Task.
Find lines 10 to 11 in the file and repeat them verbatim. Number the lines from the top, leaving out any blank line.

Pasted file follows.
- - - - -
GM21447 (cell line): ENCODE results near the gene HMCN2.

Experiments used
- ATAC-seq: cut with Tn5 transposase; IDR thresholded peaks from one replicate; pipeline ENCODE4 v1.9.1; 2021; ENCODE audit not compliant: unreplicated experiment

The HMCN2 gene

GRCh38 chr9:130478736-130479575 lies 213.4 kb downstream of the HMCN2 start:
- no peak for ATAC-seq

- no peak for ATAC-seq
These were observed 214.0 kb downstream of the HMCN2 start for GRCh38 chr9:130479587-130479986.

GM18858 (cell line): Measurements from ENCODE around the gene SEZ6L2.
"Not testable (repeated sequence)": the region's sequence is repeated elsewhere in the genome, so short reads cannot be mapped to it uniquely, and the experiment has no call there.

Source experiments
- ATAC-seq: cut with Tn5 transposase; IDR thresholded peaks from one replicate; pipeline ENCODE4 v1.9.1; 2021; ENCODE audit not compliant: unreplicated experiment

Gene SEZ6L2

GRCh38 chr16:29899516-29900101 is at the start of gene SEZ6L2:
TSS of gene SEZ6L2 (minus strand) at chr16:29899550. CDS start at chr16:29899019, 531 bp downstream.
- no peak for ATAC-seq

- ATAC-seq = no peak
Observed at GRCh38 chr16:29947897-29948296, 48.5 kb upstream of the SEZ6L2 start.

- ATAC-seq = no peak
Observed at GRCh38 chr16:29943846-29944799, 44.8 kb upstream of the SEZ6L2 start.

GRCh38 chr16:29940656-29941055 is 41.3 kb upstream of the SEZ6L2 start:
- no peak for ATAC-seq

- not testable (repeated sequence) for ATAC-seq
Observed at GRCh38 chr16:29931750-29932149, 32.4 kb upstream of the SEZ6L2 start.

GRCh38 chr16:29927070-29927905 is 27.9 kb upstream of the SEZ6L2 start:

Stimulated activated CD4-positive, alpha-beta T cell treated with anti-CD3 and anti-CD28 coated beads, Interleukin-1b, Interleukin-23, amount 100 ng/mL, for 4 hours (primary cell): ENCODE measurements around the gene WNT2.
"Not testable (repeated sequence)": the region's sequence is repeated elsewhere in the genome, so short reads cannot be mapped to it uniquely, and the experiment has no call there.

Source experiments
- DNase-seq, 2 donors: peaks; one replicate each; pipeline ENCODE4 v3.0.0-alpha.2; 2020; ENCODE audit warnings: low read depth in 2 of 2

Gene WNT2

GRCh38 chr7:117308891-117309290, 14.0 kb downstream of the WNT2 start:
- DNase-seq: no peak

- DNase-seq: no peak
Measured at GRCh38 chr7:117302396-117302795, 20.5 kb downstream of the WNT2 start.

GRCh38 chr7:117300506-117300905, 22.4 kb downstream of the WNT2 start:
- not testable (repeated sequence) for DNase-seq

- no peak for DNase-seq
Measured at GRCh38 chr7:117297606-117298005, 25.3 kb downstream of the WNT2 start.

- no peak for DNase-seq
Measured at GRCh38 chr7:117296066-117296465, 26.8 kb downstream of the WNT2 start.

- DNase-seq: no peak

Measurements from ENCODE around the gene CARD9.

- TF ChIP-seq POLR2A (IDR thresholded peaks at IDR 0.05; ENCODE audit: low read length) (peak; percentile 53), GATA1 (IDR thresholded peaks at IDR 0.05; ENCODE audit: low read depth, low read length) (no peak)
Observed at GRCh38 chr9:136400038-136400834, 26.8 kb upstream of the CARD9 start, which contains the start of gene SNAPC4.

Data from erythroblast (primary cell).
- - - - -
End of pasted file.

"Not testable (repeated sequence)": the region's sequence is repeated elsewhere in the genome, so short reads cannot be mapped to it uniquely, and the experiment has no call there.

Source experiments